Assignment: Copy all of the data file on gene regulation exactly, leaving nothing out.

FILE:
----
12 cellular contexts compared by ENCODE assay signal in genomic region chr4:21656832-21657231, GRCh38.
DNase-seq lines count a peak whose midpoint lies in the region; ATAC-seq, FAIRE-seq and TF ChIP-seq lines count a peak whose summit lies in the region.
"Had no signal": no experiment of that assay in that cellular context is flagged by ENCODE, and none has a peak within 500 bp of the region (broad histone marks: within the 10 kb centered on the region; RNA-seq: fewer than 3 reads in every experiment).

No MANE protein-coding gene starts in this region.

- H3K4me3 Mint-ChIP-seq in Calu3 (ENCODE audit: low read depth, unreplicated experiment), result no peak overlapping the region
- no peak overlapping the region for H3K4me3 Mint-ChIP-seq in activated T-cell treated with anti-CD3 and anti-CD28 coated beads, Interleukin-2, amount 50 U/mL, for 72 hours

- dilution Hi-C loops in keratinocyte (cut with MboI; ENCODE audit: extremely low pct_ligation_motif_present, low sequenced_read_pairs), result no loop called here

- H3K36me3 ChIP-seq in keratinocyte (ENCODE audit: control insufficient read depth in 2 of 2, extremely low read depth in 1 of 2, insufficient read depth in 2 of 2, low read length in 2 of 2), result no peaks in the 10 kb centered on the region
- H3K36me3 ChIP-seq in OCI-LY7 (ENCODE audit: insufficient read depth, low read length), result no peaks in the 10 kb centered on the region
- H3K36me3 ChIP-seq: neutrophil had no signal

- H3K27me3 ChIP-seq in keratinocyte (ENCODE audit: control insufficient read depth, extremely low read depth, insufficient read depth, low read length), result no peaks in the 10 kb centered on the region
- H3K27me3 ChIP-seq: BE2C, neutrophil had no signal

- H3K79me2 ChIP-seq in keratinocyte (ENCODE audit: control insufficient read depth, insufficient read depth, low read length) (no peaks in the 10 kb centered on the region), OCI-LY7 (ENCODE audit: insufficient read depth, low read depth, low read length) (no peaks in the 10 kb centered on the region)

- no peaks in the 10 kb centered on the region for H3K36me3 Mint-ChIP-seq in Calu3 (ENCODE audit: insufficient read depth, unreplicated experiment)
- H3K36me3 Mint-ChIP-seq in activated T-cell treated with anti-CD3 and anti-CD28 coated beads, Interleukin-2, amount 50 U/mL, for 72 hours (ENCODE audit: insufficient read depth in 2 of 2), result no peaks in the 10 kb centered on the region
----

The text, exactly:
12 cellular contexts compared by ENCODE assay signal in genomic region chr4:21656832-21657231, GRCh38.
DNase-seq lines count a peak whose midpoint lies in the region; ATAC-seq, FAIRE-seq and TF ChIP-seq lines count a peak whose summit lies in the region.
"Had no signal": no experiment of that assay in that cellular context is flagged by ENCODE, and none has a peak within 500 bp of the region (broad histone marks: within the 10 kb centered on the region; RNA-seq: fewer than 3 reads in every experiment).

No MANE protein-coding gene starts in this region.

- H3K4me3 Mint-ChIP-seq in Calu3 (ENCODE audit: low read depth, unreplicated experiment), result no peak overlapping the region
- no peak overlapping the region for H3K4me3 Mint-ChIP-seq in activated T-cell treated with anti-CD3 and anti-CD28 coated beads, Interleukin-2, amount 50 U/mL, for 72 hours

- dilution Hi-C loops in keratinocyte (cut with MboI; ENCODE audit: extremely low pct_ligation_motif_present, low sequenced_read_pairs), result no loop called here

- H3K36me3 ChIP-seq in keratinocyte (ENCODE audit: control insufficient read depth in 2 of 2, extremely low read depth in 1 of 2, insufficient read depth in 2 of 2, low read length in 2 of 2), result no peaks in the 10 kb centered on the region
- H3K36me3 ChIP-seq in OCI-LY7 (ENCODE audit: insufficient read depth, low read length), result no peaks in the 10 kb centered on the region
- H3K36me3 ChIP-seq: neutrophil had no signal

- H3K27me3 ChIP-seq in keratinocyte (ENCODE audit: control insufficient read depth, extremely low read depth, insufficient read depth, low read length), result no peaks in the 10 kb centered on the region
- H3K27me3 ChIP-seq: BE2C, neutrophil had no signal

- H3K79me2 ChIP-seq in keratinocyte (ENCODE audit: control insufficient read depth, insufficient read depth, low read length) (no peaks in the 10 kb centered on the region), OCI-LY7 (ENCODE audit: insufficient read depth, low read depth, low read length) (no peaks in the 10 kb centered on the region)

- no peaks in the 10 kb centered on the region for H3K36me3 Mint-ChIP-seq in Calu3 (ENCODE audit: insufficient read depth, unreplicated experiment)
- H3K36me3 Mint-ChIP-seq in activated T-cell treated with anti-CD3 and anti-CD28 coated beads, Interleukin-2, amount 50 U/mL, for 72 hours (ENCODE audit: insufficient read depth in 2 of 2), result no peaks in the 10 kb centered on the region